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Re: [TCML] Asynchronous versus synchronous gaps, was Old Post

Hello all,

Several years ago I used a Maxwell application note to compute the projected lifetime of my capacitor bank. The bank consists of 6 Maxwell 37667 capacitors in a series-parallel arrangement. Each capacitor has the following specs:

* 30 nf
* 35 KV
* 15% VR
* 500 PPS
* 3 x 10^8 shots

The total capacitance of the array is 45 nf and rated for 70 KV. I operate at 240 PPS. I bought the capacitors used so I had to make a guess on the remaining number of shots. I assumed the lifetime was only half used. I think I assumed that I would be operating the coil for one hour per month. My SRSG coil operates at 14.4 KV RMS so I have a maximum voltage headroom of 3.5 to 1. Doing all the calculations as specified in the application note, I arrived at a remaining lifetime of about 40 years! I will be long-gone before those capacitors fail. The moral of the story is that 7.5 exponent voltage relationship to life time is extremely powerful.

Steve White
Cedar Rapids, Iowa

----- Original Message -----
From: "jimlux" <jimlux@xxxxxxxxxxxxx>
To: tesla@xxxxxxxxxx
Sent: Tuesday, September 15, 2020 8:31:27 AM
Subject: Re: [TCML] Asynchronous versus synchronous gaps, was Old Post

On 9/14/20 5:03 AM, David Rieben wrote:
> Hi Steve,
> To be perfectly honest, since I have no formal training in electrical engineering, I’m afraid your inquiry is beyond my collective expertise. 🤪 I will say that I’ve heard that the voltage reversal  vs shot life issues can be reasonably dealt with by choosing a cap whose maximum voltage rating is a minimum of 3x the peak input AC voltage (rms x 1.41), assuming that it is properly designed with a low loss dielectric system. My transformer can produce up to 16.8 kvAC so 16800 x 1.41=23688, and 23688 x 3 = 71,064. My primary tank capacitor is rated at 75 kV, so I should be ‘good’.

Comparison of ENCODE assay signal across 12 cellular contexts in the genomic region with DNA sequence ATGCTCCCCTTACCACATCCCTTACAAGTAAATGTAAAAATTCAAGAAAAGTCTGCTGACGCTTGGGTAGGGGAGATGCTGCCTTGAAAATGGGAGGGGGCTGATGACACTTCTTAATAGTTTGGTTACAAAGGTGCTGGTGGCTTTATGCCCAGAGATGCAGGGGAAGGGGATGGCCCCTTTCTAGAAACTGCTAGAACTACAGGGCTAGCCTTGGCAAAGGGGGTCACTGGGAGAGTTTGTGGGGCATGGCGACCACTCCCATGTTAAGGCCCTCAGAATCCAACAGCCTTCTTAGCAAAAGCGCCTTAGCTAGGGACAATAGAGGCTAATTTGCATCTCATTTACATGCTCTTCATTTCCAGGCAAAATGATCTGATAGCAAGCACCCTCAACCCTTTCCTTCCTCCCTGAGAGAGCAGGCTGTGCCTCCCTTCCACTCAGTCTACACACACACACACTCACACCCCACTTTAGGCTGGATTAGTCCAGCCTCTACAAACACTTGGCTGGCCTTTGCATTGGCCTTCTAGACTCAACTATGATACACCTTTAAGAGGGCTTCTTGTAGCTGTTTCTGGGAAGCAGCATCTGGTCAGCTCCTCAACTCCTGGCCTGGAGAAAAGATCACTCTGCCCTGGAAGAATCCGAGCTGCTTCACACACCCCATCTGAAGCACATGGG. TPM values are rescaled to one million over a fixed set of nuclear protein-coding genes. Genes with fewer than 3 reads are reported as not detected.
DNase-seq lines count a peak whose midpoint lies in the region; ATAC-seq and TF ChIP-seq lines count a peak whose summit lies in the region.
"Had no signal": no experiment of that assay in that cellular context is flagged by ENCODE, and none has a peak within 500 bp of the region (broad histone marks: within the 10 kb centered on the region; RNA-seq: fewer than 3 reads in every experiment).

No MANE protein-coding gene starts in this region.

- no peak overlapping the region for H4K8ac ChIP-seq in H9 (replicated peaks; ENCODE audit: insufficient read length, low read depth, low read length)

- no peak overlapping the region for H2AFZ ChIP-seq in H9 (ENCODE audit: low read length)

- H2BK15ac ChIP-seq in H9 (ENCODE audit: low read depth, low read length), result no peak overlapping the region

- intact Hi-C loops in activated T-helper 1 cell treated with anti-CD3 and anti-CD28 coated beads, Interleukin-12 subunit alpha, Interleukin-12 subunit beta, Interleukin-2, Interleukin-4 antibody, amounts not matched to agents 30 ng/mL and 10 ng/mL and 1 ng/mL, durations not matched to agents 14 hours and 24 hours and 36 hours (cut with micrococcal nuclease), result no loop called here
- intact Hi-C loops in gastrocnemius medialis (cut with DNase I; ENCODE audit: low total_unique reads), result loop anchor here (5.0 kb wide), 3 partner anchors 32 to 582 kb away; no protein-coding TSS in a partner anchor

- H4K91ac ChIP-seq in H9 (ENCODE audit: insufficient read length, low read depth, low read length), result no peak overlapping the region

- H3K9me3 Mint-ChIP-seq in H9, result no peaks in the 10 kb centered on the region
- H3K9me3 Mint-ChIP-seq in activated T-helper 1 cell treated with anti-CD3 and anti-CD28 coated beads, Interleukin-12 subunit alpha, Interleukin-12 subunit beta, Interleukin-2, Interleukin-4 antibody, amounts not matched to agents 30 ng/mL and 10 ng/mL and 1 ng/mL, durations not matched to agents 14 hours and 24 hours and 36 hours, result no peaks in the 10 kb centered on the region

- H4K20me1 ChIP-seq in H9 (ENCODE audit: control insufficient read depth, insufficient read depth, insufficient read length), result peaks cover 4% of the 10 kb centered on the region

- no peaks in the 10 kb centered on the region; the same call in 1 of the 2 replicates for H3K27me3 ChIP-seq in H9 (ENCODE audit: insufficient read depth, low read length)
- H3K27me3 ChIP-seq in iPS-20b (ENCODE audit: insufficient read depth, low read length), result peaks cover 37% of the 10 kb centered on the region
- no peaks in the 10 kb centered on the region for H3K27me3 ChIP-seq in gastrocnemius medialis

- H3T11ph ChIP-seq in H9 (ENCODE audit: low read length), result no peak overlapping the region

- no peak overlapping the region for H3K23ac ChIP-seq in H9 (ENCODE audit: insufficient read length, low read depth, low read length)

> David
> Sent from my iPhone
>> On Sep 13, 2020, at 12:38 PM, Steve White <steve.white1@xxxxxxxxx> wrote:
>> Hi David,
>> I've always wondered if a ARSG has some negative effect on capacitor life. With a ARSG essentially firing at slow-rolling random times it seems as if many of those firing events would be during capacitor voltage reversals during the charging process. Of course the frequency of the 60 Hz charging voltage reversals is much lower than the voltage reversals experienced in the primary coil tank circuit. Since percent voltage reversal is a key capacitor lifetime parameter, it seems like something to consider.
>> That potential problem can't happen with a SRSG because the firing points are nominally at 0 and 180 degrees for a 120 PPS system or at 0, 90, 180, and 225 degrees for a 240 PPS system.
>> Maybe the effect is negligible.
>> Thoughts?
>> Steve White
>> Cedar Rapids, Iowa
>> --

Pulse discharge operation, particularly with underdamped (ringing) 
discharges, places large internal stresses on components. Empirical 
expressions have been developed to predict the life of a pulse discharge 
capacitor under conditions other than the nominal design. For instance, 
in an article by K. Salisbury, S. Lloyd, and Y.G. Chen at Maxwell 
Laboratories, "A transportable 50 KA Dual Mode Lightning Simulator", the 
following equation is given.

Lx = Lref * (Qref/Qx)^1.6 * (Vref/Vx)^7.5

x subscript refers to the application
ref subscript refers to the reference data
L is the expected life (in shots),
Q is the discharge waveform Q
V is the capacitor charge voltage.

Note that capacitor voltage is the most important life determinant, with 
a 7.5 exponent. A little reduction in voltage leads to a huge increase 
in life.

For large-ish Q
Q = sqrt( 1 + 1 /( 2 /pi*ln(VR))^2)

VR = exp( - pi/2 * sqrt(1/(q^2-1)))
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